My sense is that Scotland will persevere regardless.

Scotland, as nations go, is a tough old broad. People love to quote that Alexander Gray poem, but never in it’s entirety. They should:

Here in the Uplands
The soil is ungrateful;
The fields, red with sorrel,
Are stony and bare.
A few trees, wind-twisted –
Or are they but bushes? –
Stand stubbornly guarding
A home here and there.

Scooped out like a saucer,
The land lies before me;
The waters, once scattered,
Flow orderly now
Through fields where the ghosts
Of the marsh and the moorland
Still ride the old marches,
Despising the plough.

The marsh and the moorland
Are not to be banished;
The bracken and heather,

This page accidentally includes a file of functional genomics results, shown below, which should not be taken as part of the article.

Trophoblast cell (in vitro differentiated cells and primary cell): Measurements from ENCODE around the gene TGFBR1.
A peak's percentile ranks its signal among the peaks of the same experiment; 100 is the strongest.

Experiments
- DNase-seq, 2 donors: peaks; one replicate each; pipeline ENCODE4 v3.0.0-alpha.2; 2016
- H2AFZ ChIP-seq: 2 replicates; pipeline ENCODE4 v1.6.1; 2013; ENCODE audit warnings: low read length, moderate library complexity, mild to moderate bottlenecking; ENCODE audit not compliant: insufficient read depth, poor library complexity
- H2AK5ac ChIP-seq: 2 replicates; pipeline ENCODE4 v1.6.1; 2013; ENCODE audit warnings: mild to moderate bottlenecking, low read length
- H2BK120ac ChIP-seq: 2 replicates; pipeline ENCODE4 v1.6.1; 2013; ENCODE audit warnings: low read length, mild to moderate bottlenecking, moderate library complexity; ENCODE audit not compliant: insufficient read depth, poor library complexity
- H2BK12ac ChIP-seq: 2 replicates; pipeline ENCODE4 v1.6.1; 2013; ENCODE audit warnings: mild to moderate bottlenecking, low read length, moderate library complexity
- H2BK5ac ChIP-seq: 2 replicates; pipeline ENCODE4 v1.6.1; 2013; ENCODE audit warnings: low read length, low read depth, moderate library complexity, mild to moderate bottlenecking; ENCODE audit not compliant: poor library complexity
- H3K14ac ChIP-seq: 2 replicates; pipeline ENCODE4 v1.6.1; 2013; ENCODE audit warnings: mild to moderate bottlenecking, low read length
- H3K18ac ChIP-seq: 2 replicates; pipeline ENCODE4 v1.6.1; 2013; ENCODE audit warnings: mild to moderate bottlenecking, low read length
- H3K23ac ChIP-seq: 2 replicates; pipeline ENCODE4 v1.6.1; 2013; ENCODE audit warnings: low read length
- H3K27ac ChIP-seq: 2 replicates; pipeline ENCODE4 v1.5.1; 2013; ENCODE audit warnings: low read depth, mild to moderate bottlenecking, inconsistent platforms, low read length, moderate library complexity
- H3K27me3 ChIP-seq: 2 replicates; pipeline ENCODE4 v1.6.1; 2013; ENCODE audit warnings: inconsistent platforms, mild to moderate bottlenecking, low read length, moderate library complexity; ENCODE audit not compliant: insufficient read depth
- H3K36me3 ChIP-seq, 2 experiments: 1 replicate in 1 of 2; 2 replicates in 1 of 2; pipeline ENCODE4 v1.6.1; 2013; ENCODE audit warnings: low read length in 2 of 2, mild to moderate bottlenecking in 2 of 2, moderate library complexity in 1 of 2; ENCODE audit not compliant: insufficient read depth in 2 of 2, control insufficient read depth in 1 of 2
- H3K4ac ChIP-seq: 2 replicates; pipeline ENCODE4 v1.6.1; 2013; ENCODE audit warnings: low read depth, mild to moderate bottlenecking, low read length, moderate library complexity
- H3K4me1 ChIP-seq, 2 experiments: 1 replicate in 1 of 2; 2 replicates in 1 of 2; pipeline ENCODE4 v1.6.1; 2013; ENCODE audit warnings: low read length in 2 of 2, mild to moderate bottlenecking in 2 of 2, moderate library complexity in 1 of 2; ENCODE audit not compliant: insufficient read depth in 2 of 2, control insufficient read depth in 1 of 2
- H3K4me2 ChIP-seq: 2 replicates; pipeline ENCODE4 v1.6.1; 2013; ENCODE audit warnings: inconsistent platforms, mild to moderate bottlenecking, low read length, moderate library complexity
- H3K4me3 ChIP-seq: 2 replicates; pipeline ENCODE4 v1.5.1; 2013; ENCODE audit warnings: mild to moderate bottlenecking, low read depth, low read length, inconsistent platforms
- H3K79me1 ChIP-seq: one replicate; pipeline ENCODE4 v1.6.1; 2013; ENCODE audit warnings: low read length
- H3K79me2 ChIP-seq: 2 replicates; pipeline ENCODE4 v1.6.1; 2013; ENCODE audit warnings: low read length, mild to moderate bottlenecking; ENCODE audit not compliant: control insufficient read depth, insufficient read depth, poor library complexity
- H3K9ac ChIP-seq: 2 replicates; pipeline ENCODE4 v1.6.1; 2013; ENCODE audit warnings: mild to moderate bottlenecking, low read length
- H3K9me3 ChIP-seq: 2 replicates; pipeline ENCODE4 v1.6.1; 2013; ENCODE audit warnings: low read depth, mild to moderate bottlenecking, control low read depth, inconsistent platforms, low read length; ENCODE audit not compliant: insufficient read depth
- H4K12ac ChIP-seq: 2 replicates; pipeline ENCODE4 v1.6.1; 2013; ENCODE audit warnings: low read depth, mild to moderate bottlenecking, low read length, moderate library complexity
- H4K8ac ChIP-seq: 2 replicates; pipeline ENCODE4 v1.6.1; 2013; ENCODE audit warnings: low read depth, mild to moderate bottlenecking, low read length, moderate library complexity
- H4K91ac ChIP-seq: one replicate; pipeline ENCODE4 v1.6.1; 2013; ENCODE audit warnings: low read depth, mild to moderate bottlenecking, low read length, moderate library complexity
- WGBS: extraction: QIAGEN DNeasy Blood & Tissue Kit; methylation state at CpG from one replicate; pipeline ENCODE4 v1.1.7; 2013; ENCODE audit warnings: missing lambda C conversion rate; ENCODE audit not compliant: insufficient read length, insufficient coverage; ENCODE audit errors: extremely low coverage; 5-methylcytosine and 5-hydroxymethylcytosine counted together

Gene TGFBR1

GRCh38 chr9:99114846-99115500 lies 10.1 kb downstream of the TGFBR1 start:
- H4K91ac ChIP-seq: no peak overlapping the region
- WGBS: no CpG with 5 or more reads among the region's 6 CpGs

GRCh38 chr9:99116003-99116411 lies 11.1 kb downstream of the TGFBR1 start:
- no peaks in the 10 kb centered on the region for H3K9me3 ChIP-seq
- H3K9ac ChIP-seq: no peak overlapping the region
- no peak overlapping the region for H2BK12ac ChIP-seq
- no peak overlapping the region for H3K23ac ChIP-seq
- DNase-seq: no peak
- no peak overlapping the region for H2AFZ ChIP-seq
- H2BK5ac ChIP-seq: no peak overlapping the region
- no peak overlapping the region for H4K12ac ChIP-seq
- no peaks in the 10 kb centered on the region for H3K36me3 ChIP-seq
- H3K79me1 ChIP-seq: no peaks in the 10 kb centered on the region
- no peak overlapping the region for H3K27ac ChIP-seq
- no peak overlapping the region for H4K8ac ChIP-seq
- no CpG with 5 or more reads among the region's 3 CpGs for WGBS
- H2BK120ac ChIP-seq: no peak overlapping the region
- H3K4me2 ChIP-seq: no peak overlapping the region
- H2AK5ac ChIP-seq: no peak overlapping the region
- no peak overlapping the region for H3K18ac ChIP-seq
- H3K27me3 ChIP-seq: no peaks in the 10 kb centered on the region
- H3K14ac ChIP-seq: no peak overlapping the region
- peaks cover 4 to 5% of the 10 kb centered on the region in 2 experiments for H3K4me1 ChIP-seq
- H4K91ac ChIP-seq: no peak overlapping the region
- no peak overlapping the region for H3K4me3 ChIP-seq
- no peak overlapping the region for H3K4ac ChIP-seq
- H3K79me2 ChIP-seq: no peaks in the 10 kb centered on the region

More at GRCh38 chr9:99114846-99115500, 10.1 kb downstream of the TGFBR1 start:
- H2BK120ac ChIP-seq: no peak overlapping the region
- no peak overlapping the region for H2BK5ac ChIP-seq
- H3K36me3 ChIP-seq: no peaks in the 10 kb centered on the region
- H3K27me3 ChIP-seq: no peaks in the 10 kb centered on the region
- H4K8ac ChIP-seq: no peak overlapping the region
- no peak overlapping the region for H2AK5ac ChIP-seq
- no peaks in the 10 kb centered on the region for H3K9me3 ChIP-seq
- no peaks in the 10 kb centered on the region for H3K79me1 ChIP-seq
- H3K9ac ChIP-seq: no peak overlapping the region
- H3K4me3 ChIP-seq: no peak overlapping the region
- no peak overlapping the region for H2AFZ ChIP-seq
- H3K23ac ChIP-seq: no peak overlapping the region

The glory of broom,
Usurp all the balks
And the fields’ broken fringes,
And claim from the sower
Their portion of room.

This is my country,
The land that begat me.
These windy spaces
Are surely my own.
And those who here toil
In the sweat of their faces
Are flesh of my flesh,
And bone of my bone.

Hard is the day’s task –
Scotland, stern Mother –
Wherewith at all times
Thy sons have been faced:
Labour by day,
And scant rest in the gloaming,
With Want an attendant,
Not lightly outpaced.

Yet do thy children
Honour and love thee.
Harsh is thy schooling,
Yet great is the gain:
True hearts and strong limbs,
The beauty of faces,
Kissed by the wind
And caressed by the rain.

It describes a place that has historically been hard to live in and hard on the people who love her anyway. It captures the essence of Scottish-hood: a love of country borne of struggle. A terrain at once mesmerizingly beautiful and mercilessly unforgiving. A history at once profoundly inspiring and relentlessly heartbreaking. A culture and a people who always have been and always will be unique and powerful and inimitable.

With or without their sovereignty.

 

 

*msybe yes, maybe no